For more than two months, Rosaleen Murphy, the heroine of my unfinished novel, has been sitting on the buckboard of a wagon somewhere on the Fosston Trail, tapping her delicate, buckled shoe with increasing impatience as she waits for me to figure out what to do with her. Meanwhile, I’ve banged out 35,000 words of fanfic* based on the early 90s TV series, “The Young Riders,” in just under 10 days. (You’ll find my FF here.)
I’ve been writing fanfiction since before writing fanfiction was cool. Okay, writing fanfic still isn’t cool. But it is definitely a thing; there are literally hundreds of thousands of stories housed on fanfiction.net, the best-known repository for such work on the Internet. There are many, many more stories posted on other sites.
For the uncool uninitiated, fanfic is a story written by a fan of a television show, movie, play, book or even real-world individuals (creepy), using the established characters and/or scenarios of the source material. Someone once estimated that 80% of fanfic is porn, by the way. That feels like an overstatement to me, but there’s certainly no dearth of explicit material online. Apparently people are so disappointed that the BBC’s standards of decency do not permit us to see Doctor Who get it on with his companions (or sometimes a previous incarnation of himself) that they are compelled to fill those gaps themselves.
(And an astonishing number of adolescent girls apparently imagine the members of the boy band One Direction get up to some very kinky hijinks behind closed doors. Flashback 40 years: I remember being shocked when I heard Shaun Cassidy was dating two girls at once. Times have changed.)
Another thing about fanfic is that a lot of it isn’t very good. There’s a reason some people make a living as writers, and the other 99.9% of us do not. “Grammar? Spelling? Consistent characterization? Plausible plotting? Who cares! My audience only wants to read about how Benedict Cumberbatch and Martin Freeman get their freak on. Oh, and they’re also vampires.”
On the other hand, occasionally you happen upon a fanfic writer whose talent is so astonishing that you wonder what the hell they are doing writing this stuff instead of REAL books. (E.L. James is NOT one of those writers, by the way, even though her 50 Shades of Gray empire started as a “Twilight” fanfic.). I’ve discovered brilliant authors in fandoms as diverse as “Scarecrow & Mrs. King,” “Babylon 5” and “Remington Steele.” Indeed, the stories by someone who posts “Babylon 5” fanfiction under the pseudonym kungfuwaynewho are better than the original series, in my opinion.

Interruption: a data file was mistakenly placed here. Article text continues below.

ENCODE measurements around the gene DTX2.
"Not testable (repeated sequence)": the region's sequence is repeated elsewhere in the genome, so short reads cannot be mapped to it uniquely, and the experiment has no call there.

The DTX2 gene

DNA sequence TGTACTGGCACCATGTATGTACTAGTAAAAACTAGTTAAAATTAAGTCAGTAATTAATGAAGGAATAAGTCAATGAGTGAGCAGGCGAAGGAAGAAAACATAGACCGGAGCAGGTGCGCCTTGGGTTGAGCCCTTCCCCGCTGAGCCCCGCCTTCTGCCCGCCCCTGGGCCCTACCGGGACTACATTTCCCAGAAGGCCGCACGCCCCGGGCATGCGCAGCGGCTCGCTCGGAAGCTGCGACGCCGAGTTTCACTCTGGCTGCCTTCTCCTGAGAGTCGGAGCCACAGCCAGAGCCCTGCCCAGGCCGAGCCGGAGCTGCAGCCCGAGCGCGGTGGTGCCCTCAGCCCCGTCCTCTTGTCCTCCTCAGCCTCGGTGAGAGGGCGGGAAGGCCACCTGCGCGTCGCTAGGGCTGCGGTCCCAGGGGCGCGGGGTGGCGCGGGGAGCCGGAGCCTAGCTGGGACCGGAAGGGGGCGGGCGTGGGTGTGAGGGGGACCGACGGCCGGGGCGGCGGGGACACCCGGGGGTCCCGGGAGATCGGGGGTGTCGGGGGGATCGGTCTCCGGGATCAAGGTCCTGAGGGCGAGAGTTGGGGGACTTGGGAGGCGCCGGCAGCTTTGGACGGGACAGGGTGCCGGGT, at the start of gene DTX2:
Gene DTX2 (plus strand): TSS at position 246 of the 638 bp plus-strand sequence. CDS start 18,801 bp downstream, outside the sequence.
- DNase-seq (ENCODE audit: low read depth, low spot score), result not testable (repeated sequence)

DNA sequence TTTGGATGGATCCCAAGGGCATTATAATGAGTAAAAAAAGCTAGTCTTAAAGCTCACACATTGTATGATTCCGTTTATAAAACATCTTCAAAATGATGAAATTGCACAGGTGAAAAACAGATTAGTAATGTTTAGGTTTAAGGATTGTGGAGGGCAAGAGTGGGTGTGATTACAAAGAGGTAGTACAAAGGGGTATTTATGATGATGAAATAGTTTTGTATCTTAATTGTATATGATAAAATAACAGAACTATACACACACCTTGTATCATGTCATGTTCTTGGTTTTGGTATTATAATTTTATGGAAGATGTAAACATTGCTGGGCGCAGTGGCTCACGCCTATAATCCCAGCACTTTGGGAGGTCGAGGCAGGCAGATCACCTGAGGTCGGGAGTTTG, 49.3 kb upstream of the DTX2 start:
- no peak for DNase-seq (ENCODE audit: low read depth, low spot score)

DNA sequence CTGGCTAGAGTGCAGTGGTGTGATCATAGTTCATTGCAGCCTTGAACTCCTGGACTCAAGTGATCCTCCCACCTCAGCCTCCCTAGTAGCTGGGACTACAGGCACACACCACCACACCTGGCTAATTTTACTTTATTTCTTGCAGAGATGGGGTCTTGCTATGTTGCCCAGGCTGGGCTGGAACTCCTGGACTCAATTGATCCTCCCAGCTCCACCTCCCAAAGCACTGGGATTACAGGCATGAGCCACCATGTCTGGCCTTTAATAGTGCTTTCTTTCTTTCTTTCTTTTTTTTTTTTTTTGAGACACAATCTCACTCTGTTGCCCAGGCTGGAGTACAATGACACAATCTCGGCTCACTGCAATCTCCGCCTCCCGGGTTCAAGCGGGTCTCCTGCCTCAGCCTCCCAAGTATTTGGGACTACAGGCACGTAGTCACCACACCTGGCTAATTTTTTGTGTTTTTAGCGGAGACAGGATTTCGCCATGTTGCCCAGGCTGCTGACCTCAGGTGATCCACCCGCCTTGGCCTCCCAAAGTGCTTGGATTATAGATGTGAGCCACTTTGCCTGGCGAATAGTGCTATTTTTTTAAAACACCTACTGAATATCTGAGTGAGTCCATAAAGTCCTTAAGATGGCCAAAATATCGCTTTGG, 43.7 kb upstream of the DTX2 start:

Not surprisingly, given that it involves the appropriation of characters and situations from copyrighted material by people who might expect to assume they own that material, fanfic is somewhat controversial. There has long been a raging debate about the legality of the stories, in which phrases like “fair use” and “for purposes of parody and criticism” are bandied about to justify cobbing from someone else’s creative efforts.
We fanfic writers tend to justify ourselves by noting that we don’t make any money from this creative exercise. (The aforementioned E.L. James is an unworthy exception.) A couple of years ago there was a movement afoot by publishers to “monetize” fanfiction – in other words, it was just fine with them if people skirted copyright violation, as long as they [the publishers and the original copyright holders] made some money off it. In 2013, Amazon launched a Kindle service that allows readers to pay to read fanfiction based on select properties with which the company had connived made an agreement. These include “The Vampire Diaries,” “Gossip Girl” and “Pretty Little Liars.” However, since Amazon does not allow hardcore porn even on Kindle, and as far as I can tell that’s the only kind of thing written around those shows, I can’t see this being a very lucrative enterprise.